Cheap Art: Using Book Illustrations as Wall Art

Do you have a favorite book from your childhood? Chances are, we all have a book or two that warms our hearts to think about. For me, it is “Otto of the Silver Hand” by Howard Pyle. As it is a children’s book, it was filled with elaborately done wood carvings by Pyle himself, and looking at those, I realized the solution to the bare space on my walls.

If you want to turn an illustration into a decoration, there are a few things your should know. First, you want the best possible resolution on the image in question. That means that bigger, more detailed, and clearer images are obviously better to start with. Also, you want a high quality scan of the image. That may take some serious work. If you don’t want to break the spine of the book or remove the pages, it may take 10 or 12 tries to get the even scan of the image that you want. If you have a book that you are already planning on throwing away or ruining though, it is easier to pull the pages out and scan them flat on the scanning bed.

If you only have a low quality scanner, it is worth the effort to have it scanned professionally at a Staples, FedEx, or other professional location. The reason is again a matter of resolution. You want to make the image larger, but blowing it up also highlights the flaws in your scanner. If you use a great scanner and do a great job scanning it, you will get the best quality poster. Personally, I like to have an image that is high quality enough for me to see the grain of the paper (if applicable) when I zoom in on a computer.

The illustration should be clear and vibrant. Photoshop or other image editing software like the freely available GIMP can touch up the colors or balance them so that you get the illustration the way you want it. Take your time with the preparation steps though, since making a poster isn’t cheap and you want it to be just what you wanted.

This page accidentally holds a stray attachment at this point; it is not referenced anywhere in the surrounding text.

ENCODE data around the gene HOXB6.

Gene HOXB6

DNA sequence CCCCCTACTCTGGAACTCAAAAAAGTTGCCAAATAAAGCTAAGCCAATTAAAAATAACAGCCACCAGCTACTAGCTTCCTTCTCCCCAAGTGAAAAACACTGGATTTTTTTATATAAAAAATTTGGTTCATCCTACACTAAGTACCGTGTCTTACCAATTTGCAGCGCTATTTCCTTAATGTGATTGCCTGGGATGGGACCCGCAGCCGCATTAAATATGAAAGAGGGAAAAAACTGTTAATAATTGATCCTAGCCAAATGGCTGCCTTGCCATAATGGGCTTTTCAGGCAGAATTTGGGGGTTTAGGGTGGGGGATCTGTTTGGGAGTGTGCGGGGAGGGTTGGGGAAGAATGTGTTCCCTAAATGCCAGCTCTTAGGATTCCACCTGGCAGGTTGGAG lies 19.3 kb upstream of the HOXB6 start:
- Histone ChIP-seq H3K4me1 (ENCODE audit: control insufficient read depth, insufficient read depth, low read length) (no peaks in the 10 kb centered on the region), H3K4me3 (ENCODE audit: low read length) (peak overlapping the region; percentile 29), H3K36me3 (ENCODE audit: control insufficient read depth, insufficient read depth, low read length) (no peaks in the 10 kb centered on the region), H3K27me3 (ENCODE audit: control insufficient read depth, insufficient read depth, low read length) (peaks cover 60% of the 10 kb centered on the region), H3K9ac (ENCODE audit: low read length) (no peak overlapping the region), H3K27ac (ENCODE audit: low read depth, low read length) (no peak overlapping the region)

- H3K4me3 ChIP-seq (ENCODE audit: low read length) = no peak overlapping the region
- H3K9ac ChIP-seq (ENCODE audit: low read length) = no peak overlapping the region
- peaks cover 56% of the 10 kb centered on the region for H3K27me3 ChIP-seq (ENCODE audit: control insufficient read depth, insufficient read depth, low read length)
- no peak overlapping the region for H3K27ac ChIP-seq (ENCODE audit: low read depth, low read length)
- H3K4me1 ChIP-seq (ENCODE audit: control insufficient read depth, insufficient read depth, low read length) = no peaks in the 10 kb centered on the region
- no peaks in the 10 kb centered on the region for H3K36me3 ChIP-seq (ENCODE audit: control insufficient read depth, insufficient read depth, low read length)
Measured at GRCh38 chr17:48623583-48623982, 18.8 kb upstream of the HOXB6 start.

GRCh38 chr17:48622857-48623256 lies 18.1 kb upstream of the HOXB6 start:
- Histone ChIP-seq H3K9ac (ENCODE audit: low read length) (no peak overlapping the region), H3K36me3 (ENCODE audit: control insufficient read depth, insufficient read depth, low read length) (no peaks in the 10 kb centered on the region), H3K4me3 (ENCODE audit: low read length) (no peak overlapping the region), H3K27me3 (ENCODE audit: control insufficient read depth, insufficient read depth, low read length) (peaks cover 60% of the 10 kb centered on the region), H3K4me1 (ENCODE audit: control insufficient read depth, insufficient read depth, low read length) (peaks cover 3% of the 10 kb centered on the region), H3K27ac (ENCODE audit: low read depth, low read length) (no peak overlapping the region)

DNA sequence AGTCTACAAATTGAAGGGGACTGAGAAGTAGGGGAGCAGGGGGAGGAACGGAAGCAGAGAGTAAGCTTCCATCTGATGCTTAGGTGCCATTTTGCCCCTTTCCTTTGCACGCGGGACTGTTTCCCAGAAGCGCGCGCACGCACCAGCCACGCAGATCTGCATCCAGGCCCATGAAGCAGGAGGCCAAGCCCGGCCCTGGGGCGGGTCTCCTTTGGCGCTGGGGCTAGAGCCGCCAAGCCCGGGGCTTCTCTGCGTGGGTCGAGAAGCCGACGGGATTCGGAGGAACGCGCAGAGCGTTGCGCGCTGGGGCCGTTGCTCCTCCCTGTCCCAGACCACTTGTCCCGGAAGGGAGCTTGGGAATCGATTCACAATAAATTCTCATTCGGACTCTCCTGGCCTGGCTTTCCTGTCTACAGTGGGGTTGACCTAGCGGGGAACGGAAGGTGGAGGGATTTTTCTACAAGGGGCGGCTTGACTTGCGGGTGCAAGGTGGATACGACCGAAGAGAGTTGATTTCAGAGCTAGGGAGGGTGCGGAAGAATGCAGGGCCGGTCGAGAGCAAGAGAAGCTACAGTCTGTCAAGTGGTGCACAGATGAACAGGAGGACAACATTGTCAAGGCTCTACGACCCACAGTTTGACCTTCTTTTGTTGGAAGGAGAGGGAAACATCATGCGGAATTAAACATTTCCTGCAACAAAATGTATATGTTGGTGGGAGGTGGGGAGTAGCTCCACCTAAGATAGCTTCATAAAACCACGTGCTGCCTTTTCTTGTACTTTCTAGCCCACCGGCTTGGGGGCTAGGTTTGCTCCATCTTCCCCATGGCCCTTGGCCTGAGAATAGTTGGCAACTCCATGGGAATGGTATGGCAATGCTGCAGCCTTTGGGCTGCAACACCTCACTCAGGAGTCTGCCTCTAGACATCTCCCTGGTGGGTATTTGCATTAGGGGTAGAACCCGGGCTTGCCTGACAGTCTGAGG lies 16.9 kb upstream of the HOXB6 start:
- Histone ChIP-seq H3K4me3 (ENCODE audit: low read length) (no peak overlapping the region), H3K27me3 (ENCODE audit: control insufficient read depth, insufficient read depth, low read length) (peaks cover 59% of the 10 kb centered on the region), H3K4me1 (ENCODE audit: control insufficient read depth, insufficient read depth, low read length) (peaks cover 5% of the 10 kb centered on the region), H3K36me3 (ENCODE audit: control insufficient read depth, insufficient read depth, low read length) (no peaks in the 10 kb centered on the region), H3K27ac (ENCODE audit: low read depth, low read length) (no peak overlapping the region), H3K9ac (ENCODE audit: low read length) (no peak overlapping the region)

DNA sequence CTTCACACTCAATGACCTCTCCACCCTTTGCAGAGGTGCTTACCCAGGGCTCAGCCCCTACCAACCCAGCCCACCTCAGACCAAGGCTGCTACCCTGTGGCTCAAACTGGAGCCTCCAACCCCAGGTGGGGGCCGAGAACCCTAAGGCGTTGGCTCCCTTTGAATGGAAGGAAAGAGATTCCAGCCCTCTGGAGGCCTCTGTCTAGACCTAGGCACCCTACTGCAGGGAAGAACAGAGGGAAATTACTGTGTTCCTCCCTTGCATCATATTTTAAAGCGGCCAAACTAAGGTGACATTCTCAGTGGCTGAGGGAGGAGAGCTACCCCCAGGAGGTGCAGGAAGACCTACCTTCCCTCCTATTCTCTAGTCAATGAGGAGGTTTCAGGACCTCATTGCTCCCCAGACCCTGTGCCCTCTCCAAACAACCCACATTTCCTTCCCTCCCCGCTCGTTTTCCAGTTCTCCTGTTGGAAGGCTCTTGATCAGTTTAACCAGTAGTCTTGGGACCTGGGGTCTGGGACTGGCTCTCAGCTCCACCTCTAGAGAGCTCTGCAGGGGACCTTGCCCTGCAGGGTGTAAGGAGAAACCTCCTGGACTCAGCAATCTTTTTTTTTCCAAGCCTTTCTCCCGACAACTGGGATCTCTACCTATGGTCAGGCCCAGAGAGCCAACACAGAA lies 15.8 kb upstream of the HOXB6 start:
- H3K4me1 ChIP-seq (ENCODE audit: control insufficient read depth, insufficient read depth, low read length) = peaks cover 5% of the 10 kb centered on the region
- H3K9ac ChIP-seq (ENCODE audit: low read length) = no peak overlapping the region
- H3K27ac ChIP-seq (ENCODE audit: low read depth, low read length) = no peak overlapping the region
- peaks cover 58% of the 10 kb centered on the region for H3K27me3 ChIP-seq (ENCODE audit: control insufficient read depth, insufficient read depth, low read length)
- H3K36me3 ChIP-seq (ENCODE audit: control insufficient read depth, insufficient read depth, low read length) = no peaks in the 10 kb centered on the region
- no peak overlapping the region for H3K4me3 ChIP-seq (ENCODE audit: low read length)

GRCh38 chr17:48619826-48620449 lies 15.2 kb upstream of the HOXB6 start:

Now head back to the professionals at a printing place. Choose the size you want, and get it blown up to poster size. The staff can help you with sizing and paper choice. If the illustration was on a glossy page, I would use glossy paper, but if it came from an old, yellowed book, I would go with matte paper.

If you want this to be a classy decoration, frame it. In the impression of the viewer, framing elevates the illustration from a generic poster to something that is obviously a treasured possession. It brings the picture out to the viewer and makes it more noticeable. Pick a frame that complements the illustration.

Now I can have the elegant woodcarvings of Howard Pyle hanging in my living room. The total cost? about $14 with a cheap-but-nice-looking frame. For less than the cost of a print at a museum, I can have exactly the picture that I want, reminding me of my favorite books and illustrators.

This works great for children’s rooms as well. I will warn you that you shouldn’t sell the prints however, since that is almost certainly a violation of the copyright on the illustrations. If it is no longer under such copyright or you live somewhere that doesn’t respect the copyrights however, then you are free to make whatever you want. Be creative and remember that the best decorations are the ones you assembled yourself.